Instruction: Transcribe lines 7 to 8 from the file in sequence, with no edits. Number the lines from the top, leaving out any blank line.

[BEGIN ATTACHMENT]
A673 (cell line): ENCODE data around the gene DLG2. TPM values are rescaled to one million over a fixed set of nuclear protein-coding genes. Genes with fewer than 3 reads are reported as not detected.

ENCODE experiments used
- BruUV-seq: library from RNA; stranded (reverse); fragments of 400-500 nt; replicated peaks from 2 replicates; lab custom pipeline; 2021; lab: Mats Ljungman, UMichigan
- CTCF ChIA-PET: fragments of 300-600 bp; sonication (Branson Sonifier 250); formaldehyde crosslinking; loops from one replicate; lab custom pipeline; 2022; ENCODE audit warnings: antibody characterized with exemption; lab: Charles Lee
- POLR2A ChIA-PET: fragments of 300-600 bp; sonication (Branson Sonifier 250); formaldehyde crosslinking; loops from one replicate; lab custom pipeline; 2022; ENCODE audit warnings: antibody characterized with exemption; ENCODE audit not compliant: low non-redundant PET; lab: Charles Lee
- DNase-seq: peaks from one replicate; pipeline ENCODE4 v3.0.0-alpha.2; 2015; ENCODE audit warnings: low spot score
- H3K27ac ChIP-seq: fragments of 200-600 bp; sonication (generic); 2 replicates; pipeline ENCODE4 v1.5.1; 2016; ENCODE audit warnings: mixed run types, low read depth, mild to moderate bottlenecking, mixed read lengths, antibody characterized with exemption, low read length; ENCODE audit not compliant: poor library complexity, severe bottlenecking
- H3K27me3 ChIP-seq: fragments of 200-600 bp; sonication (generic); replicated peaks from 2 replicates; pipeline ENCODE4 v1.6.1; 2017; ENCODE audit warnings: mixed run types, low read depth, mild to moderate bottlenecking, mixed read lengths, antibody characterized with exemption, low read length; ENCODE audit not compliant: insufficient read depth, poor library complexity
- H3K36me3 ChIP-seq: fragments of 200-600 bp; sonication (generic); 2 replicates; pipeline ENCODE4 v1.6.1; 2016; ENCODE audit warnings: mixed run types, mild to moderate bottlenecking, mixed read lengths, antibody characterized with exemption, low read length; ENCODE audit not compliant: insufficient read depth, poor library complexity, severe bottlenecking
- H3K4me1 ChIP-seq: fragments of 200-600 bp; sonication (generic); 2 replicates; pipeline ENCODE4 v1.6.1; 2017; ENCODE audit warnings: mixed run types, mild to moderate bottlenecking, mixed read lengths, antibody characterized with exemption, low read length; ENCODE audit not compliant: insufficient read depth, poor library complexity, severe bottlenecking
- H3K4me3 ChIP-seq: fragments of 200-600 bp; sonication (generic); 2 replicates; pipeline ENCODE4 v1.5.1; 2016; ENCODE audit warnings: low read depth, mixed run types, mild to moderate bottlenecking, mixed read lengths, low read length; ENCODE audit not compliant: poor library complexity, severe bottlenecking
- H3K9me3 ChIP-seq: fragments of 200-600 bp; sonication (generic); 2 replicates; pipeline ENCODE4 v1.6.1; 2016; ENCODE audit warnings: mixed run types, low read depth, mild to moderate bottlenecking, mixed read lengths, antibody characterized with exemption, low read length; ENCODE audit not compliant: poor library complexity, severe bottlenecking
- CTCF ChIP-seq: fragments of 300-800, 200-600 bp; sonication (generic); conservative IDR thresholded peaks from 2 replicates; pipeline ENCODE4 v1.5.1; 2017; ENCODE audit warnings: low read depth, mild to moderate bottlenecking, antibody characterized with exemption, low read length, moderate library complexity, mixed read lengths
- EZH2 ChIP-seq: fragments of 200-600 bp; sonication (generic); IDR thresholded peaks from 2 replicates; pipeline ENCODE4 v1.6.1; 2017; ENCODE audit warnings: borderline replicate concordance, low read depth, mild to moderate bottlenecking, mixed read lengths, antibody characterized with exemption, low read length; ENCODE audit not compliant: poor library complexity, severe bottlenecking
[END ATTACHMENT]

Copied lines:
- H3K27ac ChIP-seq: fragments of 200-600 bp; sonication (generic); 2 replicates; pipeline ENCODE4 v1.5.1; 2016; ENCODE audit warnings: mixed run types, low read depth, mild to moderate bottlenecking, mixed read lengths, antibody characterized with exemption, low read length; ENCODE audit not compliant: poor library complexity, severe bottlenecking
- H3K27me3 ChIP-seq: fragments of 200-600 bp; sonication (generic); replicated peaks from 2 replicates; pipeline ENCODE4 v1.6.1; 2017; ENCODE audit warnings: mixed run types, low read depth, mild to moderate bottlenecking, mixed read lengths, antibody characterized with exemption, low read length; ENCODE audit not compliant: insufficient read depth, poor library complexity